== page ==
Hmmm.

Have you ever dreamt about The Black Keys? Is that what being a fan is all about?

The musical lineage and influence of the Auerbach and Carney extended families on The Black Keys is often over looked. Until now, I don’t think I really appreciated all the connections.

It’s easy to acknowledge the mythologised road trips Dan took with his Dad to try and see Junior Kimbrough. Whilst that legacy is important, maybe we should pay more attention to the influence of Robert and James Quine on Dan’s development as a musician and guitarist.

Dan Auerbach did a lot of interviews after he released his solo album ‘Keep It Hid’. Not many were as insightful as this one. Listen to the interview here.

In a wide-ranging interview, respected Triple J radio host, Richard Kingsmill, inquired into the musical heritage of Dan’s family and unearthed interesting anecdotes about his Uncle James Quine and noted guitarist Robert Quine his first cousin once removed.

Dan’s full name is actually Daniel Quine Auerbach. The Quine family heritage stretches back via Dan’s Mother’s side of the family. They are all related to the famous analytical philosopher WV Quine (Robert’s Uncle), who was also born in Akron, OH.

In the aforementioned interview Dan tells a great anecdote of playing guitar for and with Robert Quine when he was a 16 year old. The story is even more innocent when you understand the musical legacy of Robert Quine. He was at the heart of the New York punk scene playing with everyone from Lou Reed, Richard Hell and the Voidoids through to Mathew Sweet.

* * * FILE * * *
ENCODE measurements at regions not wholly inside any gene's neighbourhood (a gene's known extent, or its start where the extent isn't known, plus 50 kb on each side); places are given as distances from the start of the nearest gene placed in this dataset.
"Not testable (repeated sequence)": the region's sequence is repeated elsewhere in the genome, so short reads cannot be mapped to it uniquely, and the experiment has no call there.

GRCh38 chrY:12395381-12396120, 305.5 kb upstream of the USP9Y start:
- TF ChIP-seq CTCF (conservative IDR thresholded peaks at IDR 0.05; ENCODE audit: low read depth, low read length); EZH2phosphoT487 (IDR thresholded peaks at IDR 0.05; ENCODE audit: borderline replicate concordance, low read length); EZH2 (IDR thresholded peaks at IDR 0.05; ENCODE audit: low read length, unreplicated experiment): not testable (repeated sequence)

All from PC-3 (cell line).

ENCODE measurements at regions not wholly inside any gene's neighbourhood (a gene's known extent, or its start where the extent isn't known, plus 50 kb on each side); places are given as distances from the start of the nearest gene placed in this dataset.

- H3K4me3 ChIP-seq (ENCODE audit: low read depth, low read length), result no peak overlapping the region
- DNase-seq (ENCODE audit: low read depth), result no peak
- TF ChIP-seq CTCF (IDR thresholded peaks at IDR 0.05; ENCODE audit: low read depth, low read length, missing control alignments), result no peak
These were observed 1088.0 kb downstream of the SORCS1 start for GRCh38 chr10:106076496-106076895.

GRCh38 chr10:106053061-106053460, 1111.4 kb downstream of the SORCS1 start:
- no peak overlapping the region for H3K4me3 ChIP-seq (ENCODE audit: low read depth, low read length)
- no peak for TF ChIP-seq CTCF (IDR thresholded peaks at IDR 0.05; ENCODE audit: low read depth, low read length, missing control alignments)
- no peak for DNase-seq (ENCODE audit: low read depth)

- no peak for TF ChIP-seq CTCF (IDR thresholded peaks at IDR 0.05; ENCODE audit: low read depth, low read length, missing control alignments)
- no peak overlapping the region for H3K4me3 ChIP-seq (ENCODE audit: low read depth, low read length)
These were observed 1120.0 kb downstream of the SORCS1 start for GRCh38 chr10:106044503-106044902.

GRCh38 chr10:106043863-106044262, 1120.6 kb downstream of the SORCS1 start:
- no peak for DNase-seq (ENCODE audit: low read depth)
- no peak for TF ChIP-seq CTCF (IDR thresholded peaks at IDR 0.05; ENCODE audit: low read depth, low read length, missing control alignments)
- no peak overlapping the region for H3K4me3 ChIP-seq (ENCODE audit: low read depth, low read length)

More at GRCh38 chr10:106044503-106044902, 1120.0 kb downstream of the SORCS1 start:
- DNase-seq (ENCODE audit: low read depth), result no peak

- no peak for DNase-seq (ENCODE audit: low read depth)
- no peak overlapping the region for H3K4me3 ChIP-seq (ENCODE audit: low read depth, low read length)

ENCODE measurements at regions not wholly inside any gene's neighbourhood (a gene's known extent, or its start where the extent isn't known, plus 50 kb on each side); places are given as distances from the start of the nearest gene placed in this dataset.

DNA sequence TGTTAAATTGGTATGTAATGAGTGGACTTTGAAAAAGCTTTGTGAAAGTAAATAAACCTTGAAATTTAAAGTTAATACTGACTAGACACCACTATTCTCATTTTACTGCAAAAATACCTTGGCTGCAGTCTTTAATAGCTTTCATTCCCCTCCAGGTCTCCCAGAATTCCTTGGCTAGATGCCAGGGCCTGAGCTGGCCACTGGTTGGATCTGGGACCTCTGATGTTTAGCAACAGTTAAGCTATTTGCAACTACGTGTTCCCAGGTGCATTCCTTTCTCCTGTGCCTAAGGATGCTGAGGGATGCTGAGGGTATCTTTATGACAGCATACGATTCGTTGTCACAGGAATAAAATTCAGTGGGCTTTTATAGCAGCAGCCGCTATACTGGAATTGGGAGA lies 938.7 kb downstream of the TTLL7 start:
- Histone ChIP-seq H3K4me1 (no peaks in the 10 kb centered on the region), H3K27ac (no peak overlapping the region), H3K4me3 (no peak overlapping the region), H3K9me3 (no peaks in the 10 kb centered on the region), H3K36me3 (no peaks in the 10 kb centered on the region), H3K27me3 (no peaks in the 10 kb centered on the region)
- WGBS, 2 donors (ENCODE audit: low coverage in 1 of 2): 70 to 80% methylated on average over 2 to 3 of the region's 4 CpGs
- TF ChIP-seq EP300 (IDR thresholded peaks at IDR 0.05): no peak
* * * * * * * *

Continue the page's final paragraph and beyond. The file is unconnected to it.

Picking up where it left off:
I never knew that it was actually Robert Quine who laid down the instantaneously catchy guitar lines on Sweet’s song ‘Girlfriend’ (listen to it below).

As with Kimbrough, Dan never got to play with Robert Quine in a professional capacity. You can feel Dan’s lament in the interview that Robert died in 2004 just as The Black Keys were making great strides and before they had a chance to seriously play together. It would have been a raucous jam, for sure.

It’s always been too easy to pigeon hole Dan’s guitar style and The Black Keys song book as “blues rock”. Like Robert Quine, Dan has not been fearful to experiment and define his own sound, most impressively on his solo album. Robert’s influence might be reflected in the angular sounds of ‘The Breaks’, through the harsher electric sound on the Magic Potion record, while the country influence on ‘Keep It Hid’ reflects the heritage of James Quine.

James Quine, of course, accompanies Dan on the track ‘Trouble Weighs A Ton’ and took the publicity photos used for the album. He’s actually an acclaimed photographer and it’s worth checking out both his photographs and music. James is the brother of Dan’s mother.

Keeping it all in the family, let’s not forget that Dan’s father Charles Auerbach wrote the words to ‘Whispered Words’. It’s interesting to hear Dan discuss this on the interview. I’m surprised like the interviewer that he didn’t press his father for a deeper interpretation of the lyrics. Charles apparently told Dan about Jessica Lea Mayfield as well, the rest is history.